act of devotion

How do we surrender all of our efforts & actions to the divine?

aimée van drimmelen

Excerpt from original article:

A decade ago, some crows built a nest and reared their young at the edges of my garden. I have been thinking about those crows lately, as my oldest son prepares to leave home, testing the range and wingspan of my devotion. From the crows, I received a message of effort and dedication that has taken me years to sort out. Only now, as the purpose for my own dedication as a mother winds to an end, can I begin to see what the crows were teaching. The effort over many years was not, as it turns out, for me. It was for my son, who is in the process of leaving the nest where he has been fed, protected and loved for nearly two decades.

Crows always arrive from winter roosts sometime in February, following the light back as it rises. They assemble in large numbers, their strong black wings whisking the air as they sort out who will mate with whom, and where the nests will be. At the end of that particular winter ten years ago, I remarked especially on their return. Their black silhouettes carved sharply into the soft lace of late-winter snow. They were noisy, energetic and determined.

In Sutra II.45, the yoga sage Patanjali introduces the fifth and final niyama, Isvara-pranidhanat. This is the Sanskrit term for devotion, or, as it is also translated, surrender to the Divine. Iyengar says it is the most subtle of all the niyamas, those daily practices that support the ever-evolving inner life of a yogi: cleanliness, contentment, austerity, self-study, and finally — surrender to a greater power. I have approached this last niyama slowly, and with considerable caution. For many Hindus, from whose culture springs the yoga that has mushroomed in popularity in the West, the thought of yoga being practised without this spiritual dimension is unfathomable. For many Westerners, the spiritual aspect remains persistently elusive.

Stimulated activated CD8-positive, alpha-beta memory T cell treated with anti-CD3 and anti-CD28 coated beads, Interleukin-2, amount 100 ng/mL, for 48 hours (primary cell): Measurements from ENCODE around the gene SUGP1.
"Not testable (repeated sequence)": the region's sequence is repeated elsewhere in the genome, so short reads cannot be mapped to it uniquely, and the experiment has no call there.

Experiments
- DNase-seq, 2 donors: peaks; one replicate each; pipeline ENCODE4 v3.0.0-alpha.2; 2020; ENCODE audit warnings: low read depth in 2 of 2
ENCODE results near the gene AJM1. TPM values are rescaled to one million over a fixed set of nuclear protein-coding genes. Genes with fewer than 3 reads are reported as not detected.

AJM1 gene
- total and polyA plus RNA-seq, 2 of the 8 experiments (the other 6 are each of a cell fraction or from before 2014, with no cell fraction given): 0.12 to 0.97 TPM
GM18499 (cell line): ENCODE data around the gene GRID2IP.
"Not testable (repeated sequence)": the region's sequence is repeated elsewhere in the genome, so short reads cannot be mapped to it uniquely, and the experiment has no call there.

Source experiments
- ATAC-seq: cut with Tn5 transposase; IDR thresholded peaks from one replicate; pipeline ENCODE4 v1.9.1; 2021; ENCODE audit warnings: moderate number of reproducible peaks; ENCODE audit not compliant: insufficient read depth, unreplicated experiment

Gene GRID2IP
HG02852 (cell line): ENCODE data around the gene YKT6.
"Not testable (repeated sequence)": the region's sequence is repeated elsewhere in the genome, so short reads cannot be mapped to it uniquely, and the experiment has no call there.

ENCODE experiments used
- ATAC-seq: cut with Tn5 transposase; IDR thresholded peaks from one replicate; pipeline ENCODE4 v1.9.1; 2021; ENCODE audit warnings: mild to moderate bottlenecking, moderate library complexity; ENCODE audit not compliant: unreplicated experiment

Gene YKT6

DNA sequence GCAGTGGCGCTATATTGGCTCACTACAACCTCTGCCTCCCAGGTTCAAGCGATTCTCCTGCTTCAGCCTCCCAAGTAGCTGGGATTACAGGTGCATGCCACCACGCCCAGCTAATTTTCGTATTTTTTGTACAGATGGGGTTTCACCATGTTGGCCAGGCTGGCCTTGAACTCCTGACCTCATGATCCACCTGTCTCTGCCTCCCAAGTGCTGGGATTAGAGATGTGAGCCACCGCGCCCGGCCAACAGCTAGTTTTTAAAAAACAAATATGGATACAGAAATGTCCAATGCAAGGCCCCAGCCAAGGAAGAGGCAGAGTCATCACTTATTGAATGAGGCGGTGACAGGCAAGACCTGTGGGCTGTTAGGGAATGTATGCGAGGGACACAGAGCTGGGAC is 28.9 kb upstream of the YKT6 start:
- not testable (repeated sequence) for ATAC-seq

The rearing of children is filled with opportunities to learn about surrender. Sometimes, the very best efforts of a parent result in a discouraging outcome: perhaps a ticket for speeding in a car without a seatbelt, or a failure at school, or misbehaviour on the playground. As my son has grown more and more independent, I have also caught myself wishing for a specific outcome. Over and over again along the way, I have had to surrender my own concept for his success. He will develop his own...

Eileen Delehanty Pearkes practises Ashtanga Yoga and lives in Nelson, BC. She is the author of The Geography of Memory and co-author of The Inner Green. Her third book, The Glass Seed, was released by timeless books in November 2007

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